The new EROFS file system has been added in this release. It is a experimental project, under the staging directory, and still expects to make changes to the on-disk layout. EROFS stands for Enhanced Read-Only File System, and it is a lightweight read-only file system with a modern design (eg. page-sized blocks, inline xattrs/data, etc.) for scenarios which need high-performance read-only requirements, eg. firmwares in mobile phone or Livecds. It also provides VLE compression support, focusing on random read improvements, keeping relatively lower compression ratios, which is useful for high-performance devices with limited memory and ROM space.
1.7. Better protection in sticky directories (eg. /tmp)
This release tries to avoid unintentional writes to an attacker-controlled FIFO or regular files by disallowing open of FIFOs or regular files not owned by the user in world writable sticky directories, unless the owner is the same as that of the directory or the file is opened without the O_CREAT flag. The purpose is to make data spoofing attacks harder. This protection can be turned on and off separately for FIFOs (protected_fifos) and regular files (protected_regular) via sysctl, just like the already existing symlinks/hardlinks protection
1.8. Intel Cache Pseudo-locking
This release adds support for an Intel-specific CPU feature. It allows a user to specify the amount of CPU cache space that an application can fill, it isolates that region of the CPU cache and 'locks' it. From that point on will only serve cache hits. The cache pseudo-locked memory is made accessible to user space where an application can map it into its virtual address space and thus have a region of memory with reduced average read latency. The locking is not perfect and gets totally screwed by WBINDV and similar mechanisms, but it provides a reasonable enhancement for certain types of latency sensitive applications.
1.9. Even more fixes for CPU security bugs
This release includes the usual round of patches to deal with the new and exciting CPU security bugs:
x86: Add protection against L1TF, aka L1 Terminal Fault, yet another speculative hardware engineering trainwreck. It's a hardware vulnerability which allows unprivileged speculative access to data which is available in the Level 1 Data Cache. For more details, read this LWN article: Meltdown strikes back: the L1 terminal fault vulnerability; and/or see the documentation
- x86: Add protection against userspace-userspace spectreRSB
- x86: Support Enhanced IBRS on future Intel CPUs as the default Spectre V2 mitigation technique instead of retpoline for improved performance
- Support page-table isolation protection (KPTI) for x86-32
- KVM Shadow Paging performance improvements to improve the performance of shadow paging when the guest kernel is using KPTI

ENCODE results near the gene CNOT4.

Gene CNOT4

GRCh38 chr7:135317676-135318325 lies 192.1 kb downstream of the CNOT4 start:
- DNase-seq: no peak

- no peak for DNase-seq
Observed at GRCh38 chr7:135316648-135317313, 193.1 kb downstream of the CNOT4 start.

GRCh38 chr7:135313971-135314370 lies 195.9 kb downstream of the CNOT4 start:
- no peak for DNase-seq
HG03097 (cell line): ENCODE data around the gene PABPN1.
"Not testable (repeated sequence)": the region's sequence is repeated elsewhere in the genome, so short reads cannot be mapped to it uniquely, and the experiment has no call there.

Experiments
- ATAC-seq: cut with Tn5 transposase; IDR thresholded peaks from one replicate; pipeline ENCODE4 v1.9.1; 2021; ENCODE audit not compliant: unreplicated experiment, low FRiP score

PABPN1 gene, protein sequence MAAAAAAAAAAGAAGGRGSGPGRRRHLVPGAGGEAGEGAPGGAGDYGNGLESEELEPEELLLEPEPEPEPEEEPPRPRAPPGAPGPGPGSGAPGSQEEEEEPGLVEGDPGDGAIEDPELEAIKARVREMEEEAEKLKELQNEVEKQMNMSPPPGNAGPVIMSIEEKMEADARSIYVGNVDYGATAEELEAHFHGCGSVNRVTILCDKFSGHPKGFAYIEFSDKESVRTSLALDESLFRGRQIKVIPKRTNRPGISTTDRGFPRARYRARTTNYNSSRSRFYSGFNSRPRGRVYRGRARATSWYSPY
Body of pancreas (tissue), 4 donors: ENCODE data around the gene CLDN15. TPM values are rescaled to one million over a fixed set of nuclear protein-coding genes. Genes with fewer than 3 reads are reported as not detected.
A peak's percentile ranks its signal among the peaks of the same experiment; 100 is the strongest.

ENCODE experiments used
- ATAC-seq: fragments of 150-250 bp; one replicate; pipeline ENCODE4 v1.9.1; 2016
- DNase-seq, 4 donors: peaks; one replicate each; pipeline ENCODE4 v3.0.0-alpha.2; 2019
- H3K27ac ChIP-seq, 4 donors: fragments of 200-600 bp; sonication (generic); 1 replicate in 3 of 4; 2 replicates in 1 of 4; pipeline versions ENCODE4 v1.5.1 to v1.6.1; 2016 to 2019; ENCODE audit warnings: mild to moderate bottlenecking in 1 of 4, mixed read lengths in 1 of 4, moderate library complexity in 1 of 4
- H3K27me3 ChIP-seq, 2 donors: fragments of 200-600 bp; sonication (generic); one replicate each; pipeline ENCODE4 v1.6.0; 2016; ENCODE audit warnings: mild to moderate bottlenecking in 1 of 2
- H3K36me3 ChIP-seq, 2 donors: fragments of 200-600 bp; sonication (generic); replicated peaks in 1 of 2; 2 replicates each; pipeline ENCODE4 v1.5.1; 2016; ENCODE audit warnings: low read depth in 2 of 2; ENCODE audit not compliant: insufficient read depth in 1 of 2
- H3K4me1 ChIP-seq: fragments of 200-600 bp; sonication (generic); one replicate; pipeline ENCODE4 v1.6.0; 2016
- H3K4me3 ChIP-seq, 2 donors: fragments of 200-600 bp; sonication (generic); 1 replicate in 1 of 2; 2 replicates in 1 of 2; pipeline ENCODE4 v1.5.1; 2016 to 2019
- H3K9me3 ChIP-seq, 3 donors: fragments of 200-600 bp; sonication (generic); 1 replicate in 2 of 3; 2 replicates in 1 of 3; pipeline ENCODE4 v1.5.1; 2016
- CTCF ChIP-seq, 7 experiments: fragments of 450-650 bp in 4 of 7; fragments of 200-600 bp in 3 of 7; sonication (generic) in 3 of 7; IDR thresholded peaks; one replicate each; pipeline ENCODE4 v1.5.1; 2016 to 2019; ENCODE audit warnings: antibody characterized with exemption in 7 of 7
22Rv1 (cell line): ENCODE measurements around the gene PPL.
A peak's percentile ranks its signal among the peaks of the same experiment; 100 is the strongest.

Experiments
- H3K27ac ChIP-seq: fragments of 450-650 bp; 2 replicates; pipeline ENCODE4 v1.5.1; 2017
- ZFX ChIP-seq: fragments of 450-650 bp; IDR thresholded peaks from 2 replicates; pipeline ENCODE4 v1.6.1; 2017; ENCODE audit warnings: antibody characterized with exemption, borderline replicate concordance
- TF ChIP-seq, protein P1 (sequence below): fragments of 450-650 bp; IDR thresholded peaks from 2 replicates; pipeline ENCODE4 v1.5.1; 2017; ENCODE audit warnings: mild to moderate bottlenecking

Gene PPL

- Support for flushing the count cache on context switch on some POWERPC IBM CPUs (controlled by firmware), as a Spectre v2 mitigation
- Many small patches across the entire kernel to fix the possible Spectre exploitations warned by GCC
2. Core (various)
Raise the minimum required gcc version to 4.6 commit
Provide a command line (nosmt) and a sysfs knob (/sys/devices/system/cpu/smt/*) to control Simultaneous Multi Threading commit
Add an option for uncompressed kernel commit
locking: Implement an algorithm choice for Wound-Wait mutexes commit
task scheduler: Remove unused sched_time_avg_ms sysctl commit
usercopy: Enabling HARDENED_USERCOPY may cause measurable regressions in networking performance: up to 8% under UDP flood. Allow to disable it at runtime with hardened_usercopy=off option commit
Enable early printing of hashed pointers. Aid debugging early in the boot sequence for machines that do not have a hw RNG by adding the command line option debug_boot_weak_hash commit, commit, commit, commit
virtual terminal: The vt code translates UTF-8 strings into glyph index values and stores those glyph values in the screen buffer. Because there can only be at most 512 glyphs, it is impossible to represent most unicode characters. This release introduces unicode screen support to the core console code with /dev/vcs* as a first user commit, commit, commit
proc: show fd locks taken by processes from another pidns commit
Power management: Add a new framework for idle injection, to be used by all of the idle injection code in the kernel in the future commit
driver core: Add a debugfs entry to show deferred devices commit
3. File systems
(FEATURED) Add EROFS (Enhanced Read-Only File System), a lightweight read-only file system with modern designs for scenarios which need high-performance read-only requirements, eg. firmwares in mobile phone or LIVECDs source
Remove deprecated barrier/nobarrier mount commit
Add fsync_mode=nobarrier mount option which gives an option to user where it skips issuing cache flush commands to underlying flash storage commit
Enable -o discard by default commit
Introduces a new mount option fault_type to assist old fault_injection commit
Support discard submission error injection commit
Add FITRIM ioctl for FAT file system commit
Add support for asynchronous server-side COPY operations commit, commit, commit, commit, [[https://git.kernel.org/linus/bc0c9079b48ddcf1f8a6e1aaa277288b263c7